Libya is a large country with more than three-quarters of the 6.4 million Libyan population lives in urban areas in 2018, a rate that has been relatively stable since 2000.[1] The age structure has been changing in Libya as the share of u population below 24 years of age decreased from 56.4% in 2000 to 45.9%,[2] with a life expectancy at birth of 72 years and fertility rate stable at around 2.3 births since 2000.[1] Furthermore, maternal mortality decreased from 17 per 100,000 in 2000 to only 9 per 100,000 in 2015.[3]

No updates on the poverty incidence have been reported since 2007 when it was reported that more than 790,000 people, representing around 14% of the population at that time, were multi-dimensionally poor, while an additional 6.3%, around 364,000 people, lived near multidimensional poverty.[4]

Access to education has significantly deteriorated, where 300,000 children are in need of education.[5] As a result, school enrollment rates have dropped by one-fifth and 150,000 children have become out of school.[6] It is important to note here that as a result of investment in education over the period 2000-2009, the adult literacy rate in Libya increased to 91.4% in 2015, up from 85.4% in 2000, but the recent deterioration will likely reverse this progress.[3]


The Libyan economy has been driven into recession since 2013,[7] caused by the decline in oil prices and the protracted armed conflict that disrupted the activity of the hydrocarbon sector. In 2017, GDP (Purchasing Power Parity, constant 2011 prices) leveled at Int$ 113.9 billion.[3] Since 2011, real GDP growth (constant 2005 prices) has become noticeably volatile. The strong economic contraction in 2011, reflected by a real GDP growth rate of -66.6% was followed by a high and positive real GDP growth rate of 16.4% in 2018.[8] After reaching a level of 15.9% in 2011, the inflation rate further increased to 20% in 2018.[8]

Oil exports are Libya’s biggest exports, amounting to 97% of the country’s exports and re-exports of goods in 2010. [9]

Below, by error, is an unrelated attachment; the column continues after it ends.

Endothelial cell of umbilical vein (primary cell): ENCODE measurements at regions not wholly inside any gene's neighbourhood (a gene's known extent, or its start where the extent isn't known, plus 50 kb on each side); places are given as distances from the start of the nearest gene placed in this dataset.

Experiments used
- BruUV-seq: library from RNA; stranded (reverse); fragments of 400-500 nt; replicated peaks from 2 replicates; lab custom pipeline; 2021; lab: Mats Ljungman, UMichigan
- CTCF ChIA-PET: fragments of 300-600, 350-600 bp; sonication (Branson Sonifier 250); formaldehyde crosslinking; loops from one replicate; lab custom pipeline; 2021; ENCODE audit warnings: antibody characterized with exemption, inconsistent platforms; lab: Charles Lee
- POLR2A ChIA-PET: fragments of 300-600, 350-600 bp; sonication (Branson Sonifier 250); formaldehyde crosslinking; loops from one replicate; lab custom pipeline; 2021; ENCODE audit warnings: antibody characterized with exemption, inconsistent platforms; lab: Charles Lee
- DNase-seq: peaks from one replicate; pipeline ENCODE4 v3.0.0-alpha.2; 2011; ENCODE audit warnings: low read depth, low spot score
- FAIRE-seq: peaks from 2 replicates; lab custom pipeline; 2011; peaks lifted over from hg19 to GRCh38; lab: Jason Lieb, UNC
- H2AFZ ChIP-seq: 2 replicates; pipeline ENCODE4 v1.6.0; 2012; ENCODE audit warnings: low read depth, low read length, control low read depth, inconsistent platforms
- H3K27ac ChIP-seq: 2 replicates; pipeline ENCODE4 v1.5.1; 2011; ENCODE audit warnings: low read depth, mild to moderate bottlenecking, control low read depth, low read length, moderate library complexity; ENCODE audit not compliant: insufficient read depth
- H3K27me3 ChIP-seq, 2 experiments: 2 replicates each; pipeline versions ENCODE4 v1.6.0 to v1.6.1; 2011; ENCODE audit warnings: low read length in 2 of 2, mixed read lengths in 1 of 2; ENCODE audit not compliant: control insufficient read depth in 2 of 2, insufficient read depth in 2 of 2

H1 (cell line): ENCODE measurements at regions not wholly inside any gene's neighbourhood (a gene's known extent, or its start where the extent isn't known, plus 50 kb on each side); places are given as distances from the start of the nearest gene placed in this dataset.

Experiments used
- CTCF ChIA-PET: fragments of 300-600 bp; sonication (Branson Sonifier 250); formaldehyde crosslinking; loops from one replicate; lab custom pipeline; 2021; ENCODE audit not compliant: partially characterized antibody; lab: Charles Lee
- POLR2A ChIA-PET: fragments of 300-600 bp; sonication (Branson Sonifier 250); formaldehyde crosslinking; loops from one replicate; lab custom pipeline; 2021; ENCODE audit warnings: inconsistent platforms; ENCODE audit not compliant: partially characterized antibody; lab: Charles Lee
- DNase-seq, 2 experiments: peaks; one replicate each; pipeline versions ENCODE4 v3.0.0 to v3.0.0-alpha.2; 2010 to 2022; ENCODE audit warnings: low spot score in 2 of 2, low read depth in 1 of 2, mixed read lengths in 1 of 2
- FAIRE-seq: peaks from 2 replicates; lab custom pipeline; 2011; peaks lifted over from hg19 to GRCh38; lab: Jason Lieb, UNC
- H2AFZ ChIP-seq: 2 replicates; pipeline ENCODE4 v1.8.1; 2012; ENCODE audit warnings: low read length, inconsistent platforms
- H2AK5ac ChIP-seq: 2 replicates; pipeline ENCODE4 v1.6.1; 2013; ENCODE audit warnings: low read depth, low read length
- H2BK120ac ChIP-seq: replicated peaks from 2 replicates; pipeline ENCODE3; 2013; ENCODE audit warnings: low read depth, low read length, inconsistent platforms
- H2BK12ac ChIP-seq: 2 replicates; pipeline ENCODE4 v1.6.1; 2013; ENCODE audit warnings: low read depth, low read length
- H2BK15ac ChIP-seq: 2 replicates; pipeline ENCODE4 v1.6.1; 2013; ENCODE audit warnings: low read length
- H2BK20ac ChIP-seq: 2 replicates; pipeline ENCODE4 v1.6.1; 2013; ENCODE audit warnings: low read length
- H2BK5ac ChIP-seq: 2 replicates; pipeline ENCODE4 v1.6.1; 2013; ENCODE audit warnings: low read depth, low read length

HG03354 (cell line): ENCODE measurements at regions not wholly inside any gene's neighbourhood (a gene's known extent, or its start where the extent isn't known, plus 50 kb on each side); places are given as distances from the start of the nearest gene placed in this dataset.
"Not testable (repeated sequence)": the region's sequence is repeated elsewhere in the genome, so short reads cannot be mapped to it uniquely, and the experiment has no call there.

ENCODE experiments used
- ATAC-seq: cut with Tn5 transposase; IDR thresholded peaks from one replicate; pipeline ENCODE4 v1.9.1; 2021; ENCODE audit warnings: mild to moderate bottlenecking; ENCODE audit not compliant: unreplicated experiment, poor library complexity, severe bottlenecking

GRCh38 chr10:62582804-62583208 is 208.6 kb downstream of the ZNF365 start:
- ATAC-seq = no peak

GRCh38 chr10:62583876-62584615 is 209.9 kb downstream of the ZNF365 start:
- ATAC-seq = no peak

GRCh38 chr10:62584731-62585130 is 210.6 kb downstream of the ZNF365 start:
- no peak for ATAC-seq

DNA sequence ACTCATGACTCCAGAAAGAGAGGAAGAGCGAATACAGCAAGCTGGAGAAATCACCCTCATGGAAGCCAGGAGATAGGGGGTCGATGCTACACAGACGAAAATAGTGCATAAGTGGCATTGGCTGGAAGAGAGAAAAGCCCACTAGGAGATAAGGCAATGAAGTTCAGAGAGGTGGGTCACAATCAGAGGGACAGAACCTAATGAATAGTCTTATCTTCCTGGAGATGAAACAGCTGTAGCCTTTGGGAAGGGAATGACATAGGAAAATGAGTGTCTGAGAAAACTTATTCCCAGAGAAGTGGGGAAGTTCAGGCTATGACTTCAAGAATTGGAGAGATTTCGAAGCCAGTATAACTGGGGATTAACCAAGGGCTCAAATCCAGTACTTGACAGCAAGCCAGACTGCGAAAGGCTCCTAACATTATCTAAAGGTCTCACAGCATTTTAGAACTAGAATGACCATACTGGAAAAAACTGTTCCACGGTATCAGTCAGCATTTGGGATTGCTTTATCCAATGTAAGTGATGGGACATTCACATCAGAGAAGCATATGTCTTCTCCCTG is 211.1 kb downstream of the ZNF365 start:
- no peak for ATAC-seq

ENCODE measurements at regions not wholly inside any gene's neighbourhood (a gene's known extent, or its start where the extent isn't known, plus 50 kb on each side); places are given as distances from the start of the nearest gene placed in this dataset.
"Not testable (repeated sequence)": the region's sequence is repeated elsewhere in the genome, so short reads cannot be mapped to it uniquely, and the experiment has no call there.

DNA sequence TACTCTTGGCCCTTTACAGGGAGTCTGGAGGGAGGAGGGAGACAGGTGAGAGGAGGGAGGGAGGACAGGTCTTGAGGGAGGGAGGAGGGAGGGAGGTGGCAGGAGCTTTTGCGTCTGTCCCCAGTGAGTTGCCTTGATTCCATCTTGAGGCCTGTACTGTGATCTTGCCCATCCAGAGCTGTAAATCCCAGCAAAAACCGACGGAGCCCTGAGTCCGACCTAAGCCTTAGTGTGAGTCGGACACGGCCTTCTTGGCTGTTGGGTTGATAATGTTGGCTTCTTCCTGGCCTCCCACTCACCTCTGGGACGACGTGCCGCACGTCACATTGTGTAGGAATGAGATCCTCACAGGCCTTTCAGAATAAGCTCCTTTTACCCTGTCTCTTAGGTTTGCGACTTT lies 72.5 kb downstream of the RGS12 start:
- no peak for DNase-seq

At the fiscal level, Libya suffered from a fiscal deficit of 39% of GDP in 2018.[8] Government revenues declined from 82.9% of GDP in 2013 to 41.2% of GDP in 2018, while expenditures increased by almost 20% between 2011 and 2018.[8] Noting that the large wage bill and subsidies constituted around 69% of GDP in 2015.[7] At the same time, the Government gross debt to GDP increased from 1.6% in 2011 to 65.4% in 2015.[8]

The unemployment rate has decreased in Libya from 19% in 2012 to 15.9% in 2018, and like other Arab countries, it is the women who are severely affected by unemployment. The women unemployment rate is at 24.7% in 2018, almost double that of men, reaching 12.8 during the same year. Unemployment was highest among the youth, of the age group 15-24 which leveled at 39.6% in 2018. It was – especially high among young women recording 59% compared to 31.2% for young men in 2018.[10]


This overview has been drafted by the ADP team based on most available data as of 28 December 2018. 



[1] ​ World Urbanization Prospects, Population Division, United Nations

[2]​ World Population Prospects, Population Division, United Nations

[3] The World Bank, World Development Indicators

[4] UNDP Human Development Report 2018

[5] United Nations Office for the Coordination of Humanitarian Affairs (UNOCHA), Jan 2018, “2018 Libya Humanitarian Response Plan” January 2018  

[6]​ UNESCO Institute for Statistics

[7]​ The World Bank

[8]​ International Monetary Fund (IMF)

[9]​ Bureau of Statistics and Census (BSC)

[10]​ KILM – International Labour Organization (ILO)

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Data Highlighted

  • In Libya, like other Arab countries, it is the women who are severely affected by unemployment. Women unemployment rate more than doubled in recent years, where it rose from 11.3% in 2010 to 24.7% in 2018.

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